New Internationalist

The Rough Guide to Bollywood

May 2002

by Various

Brace yourselves. Yes, we know that Andrew Lloyd Webber has suddenly declared Bollywood — the lush, inventive and often outrageously camp music that drives India’s film soundtracks — the next big thing, but he’s right. And now, poised to capture the all-singing, all-dancing fallout from Monsoon Wedding, the Indian movie that scooped awards at Cannes, comes the Rough Guides’ authoritative introduction to the subject.

Compiled by the British-based Bhagwant Sagoo and DJ Ritu, you know from the opening ‘Dum Maro Dum’ (‘singer Asha Bhonsle at her sleaziest’) that you’re in for a fabulous ride. Plaintive love songs with delicate flutes and percussion; mad, passionate ones whose strings affect the same glissandi as a rollercoaster and, when things get too exciting for anything else, some urgent twanging that’s been lifted straight from a James Bond soundtrack. A more modern sensibility comes with Lucky Ali’s club hit ‘Ek Pal Ka Jeena’, but those in a more reflective mood might just be seduced by the fluid lines of Jatin Lalit’s ‘Kuch Kuch Hota Hai’.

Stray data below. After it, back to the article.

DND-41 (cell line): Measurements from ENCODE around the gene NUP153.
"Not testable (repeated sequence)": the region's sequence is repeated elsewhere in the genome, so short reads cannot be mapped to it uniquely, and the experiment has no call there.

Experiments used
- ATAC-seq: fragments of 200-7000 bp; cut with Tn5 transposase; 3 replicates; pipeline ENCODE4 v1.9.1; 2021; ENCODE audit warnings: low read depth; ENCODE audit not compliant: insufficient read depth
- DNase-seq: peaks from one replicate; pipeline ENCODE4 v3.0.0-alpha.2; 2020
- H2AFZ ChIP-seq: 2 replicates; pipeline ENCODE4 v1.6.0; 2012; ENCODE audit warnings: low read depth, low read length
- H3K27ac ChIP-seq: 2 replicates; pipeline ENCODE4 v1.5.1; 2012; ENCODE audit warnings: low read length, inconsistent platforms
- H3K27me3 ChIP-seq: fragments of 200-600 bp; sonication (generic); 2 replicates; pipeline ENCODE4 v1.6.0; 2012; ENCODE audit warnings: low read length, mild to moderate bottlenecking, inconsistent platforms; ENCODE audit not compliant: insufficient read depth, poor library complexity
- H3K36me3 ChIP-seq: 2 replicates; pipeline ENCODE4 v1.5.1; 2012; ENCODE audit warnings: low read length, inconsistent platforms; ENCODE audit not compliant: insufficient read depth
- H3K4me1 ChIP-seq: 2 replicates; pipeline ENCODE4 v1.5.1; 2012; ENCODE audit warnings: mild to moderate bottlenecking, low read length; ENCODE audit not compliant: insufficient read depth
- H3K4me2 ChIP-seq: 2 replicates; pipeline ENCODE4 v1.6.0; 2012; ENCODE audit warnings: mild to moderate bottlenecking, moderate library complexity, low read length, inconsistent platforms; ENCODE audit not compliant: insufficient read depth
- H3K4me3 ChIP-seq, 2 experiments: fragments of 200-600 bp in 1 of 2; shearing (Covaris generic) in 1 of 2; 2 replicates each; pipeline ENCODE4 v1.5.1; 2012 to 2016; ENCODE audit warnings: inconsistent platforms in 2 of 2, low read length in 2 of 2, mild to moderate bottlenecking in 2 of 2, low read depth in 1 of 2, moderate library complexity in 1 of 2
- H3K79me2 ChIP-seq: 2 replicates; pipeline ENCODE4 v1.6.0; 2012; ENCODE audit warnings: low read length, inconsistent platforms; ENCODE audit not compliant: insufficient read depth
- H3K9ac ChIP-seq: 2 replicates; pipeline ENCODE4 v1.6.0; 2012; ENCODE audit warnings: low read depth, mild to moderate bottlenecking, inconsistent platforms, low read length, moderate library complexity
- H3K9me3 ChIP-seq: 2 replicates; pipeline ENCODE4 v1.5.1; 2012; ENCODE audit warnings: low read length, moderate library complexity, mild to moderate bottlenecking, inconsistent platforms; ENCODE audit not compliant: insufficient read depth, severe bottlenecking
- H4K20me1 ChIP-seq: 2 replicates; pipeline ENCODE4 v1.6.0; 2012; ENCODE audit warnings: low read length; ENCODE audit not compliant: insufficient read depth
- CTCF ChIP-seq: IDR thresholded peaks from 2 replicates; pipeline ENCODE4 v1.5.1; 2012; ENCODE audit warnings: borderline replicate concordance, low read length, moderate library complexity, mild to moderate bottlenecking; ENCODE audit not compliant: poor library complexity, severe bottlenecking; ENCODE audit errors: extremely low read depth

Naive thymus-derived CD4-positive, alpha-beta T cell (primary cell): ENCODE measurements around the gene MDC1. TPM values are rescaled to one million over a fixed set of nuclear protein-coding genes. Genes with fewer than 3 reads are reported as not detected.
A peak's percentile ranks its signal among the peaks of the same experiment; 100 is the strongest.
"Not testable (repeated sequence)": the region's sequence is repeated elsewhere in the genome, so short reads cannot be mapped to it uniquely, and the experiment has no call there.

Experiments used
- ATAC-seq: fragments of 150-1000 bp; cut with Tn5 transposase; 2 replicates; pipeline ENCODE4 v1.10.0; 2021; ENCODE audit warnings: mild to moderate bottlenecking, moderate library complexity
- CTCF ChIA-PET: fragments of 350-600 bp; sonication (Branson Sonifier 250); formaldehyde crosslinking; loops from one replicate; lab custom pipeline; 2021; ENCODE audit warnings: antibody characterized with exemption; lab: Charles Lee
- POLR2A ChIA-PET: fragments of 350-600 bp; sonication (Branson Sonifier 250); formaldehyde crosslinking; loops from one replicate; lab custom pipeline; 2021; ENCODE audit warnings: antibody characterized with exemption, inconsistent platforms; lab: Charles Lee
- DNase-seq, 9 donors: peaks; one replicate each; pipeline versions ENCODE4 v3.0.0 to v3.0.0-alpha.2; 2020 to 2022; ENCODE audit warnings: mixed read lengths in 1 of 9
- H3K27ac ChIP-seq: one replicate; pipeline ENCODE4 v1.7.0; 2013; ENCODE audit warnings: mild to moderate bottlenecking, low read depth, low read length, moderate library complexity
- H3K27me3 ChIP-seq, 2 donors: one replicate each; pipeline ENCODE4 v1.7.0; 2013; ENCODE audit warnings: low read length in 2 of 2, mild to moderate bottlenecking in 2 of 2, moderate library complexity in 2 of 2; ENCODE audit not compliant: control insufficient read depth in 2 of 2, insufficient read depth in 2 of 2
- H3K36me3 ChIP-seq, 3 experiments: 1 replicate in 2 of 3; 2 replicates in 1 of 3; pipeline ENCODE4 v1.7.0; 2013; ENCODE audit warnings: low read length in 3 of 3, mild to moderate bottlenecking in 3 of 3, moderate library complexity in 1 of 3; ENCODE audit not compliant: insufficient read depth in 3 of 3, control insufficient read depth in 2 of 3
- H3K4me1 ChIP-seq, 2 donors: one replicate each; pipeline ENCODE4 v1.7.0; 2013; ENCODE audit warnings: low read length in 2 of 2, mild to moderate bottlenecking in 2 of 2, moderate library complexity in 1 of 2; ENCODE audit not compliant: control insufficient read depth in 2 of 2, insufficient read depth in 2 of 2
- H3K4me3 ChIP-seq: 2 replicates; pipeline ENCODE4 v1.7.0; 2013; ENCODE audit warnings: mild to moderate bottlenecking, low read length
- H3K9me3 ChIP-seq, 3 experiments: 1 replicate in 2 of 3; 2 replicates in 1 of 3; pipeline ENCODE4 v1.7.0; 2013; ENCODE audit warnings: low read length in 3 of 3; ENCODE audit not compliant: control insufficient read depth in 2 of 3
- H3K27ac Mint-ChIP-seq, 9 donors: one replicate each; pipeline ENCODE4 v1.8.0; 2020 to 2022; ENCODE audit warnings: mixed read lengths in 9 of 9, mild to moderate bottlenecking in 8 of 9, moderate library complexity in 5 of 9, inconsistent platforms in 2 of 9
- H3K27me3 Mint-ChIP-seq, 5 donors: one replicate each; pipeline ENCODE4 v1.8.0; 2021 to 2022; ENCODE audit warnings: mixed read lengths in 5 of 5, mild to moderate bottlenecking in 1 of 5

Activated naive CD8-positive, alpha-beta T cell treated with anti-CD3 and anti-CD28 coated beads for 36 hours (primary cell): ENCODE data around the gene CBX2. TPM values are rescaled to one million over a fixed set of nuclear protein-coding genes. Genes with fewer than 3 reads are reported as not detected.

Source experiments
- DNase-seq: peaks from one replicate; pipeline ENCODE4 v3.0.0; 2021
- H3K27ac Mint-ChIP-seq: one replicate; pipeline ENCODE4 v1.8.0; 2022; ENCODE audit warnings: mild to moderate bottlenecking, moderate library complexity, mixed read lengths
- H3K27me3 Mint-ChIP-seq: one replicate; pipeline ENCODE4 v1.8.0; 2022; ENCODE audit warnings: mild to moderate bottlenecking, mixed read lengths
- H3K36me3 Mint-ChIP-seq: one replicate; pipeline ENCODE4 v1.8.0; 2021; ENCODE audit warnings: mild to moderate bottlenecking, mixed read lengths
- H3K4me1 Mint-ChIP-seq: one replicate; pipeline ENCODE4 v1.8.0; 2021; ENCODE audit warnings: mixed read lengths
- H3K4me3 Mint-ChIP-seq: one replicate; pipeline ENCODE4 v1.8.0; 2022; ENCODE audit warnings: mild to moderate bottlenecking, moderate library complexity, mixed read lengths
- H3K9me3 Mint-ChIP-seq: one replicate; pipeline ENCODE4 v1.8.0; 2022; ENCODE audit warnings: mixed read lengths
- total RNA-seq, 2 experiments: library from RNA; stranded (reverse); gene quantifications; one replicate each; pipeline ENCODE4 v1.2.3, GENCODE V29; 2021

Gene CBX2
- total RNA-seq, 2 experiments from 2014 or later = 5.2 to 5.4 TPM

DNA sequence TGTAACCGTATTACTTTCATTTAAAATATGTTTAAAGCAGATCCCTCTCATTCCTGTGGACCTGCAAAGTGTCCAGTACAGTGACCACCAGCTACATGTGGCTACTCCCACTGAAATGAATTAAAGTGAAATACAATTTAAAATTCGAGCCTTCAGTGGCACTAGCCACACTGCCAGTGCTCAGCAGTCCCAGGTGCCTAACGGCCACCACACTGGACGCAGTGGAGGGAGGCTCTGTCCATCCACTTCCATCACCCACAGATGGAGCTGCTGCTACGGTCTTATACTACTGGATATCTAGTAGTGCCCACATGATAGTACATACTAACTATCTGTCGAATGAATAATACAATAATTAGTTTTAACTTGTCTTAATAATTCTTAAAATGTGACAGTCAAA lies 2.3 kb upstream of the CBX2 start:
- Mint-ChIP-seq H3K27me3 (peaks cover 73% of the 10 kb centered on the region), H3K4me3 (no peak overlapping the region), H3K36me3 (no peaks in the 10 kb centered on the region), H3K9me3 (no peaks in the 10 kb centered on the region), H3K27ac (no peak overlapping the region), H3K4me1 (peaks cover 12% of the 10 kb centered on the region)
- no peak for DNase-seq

But don’t make the mistake of thinking that this Bollywood disc makes fun of a genre that, to outsider ears, can seem overwrought and lurid. Ritu and Sagoo show real affection for their subject matter. Furthermore, these songs are actually immensely subtle affairs. Used in films in lieu of erotic romps, their role was one of exquisite timing. And with Bollywood now the world’s biggest film industry, the role of its songs in a changing society is something to be watched.

Louise Gray

Front cover of New Internationalist magazine, issue 345 This column was published in the May 2002 issue of New Internationalist. To read more, buy this issue or subscribe.

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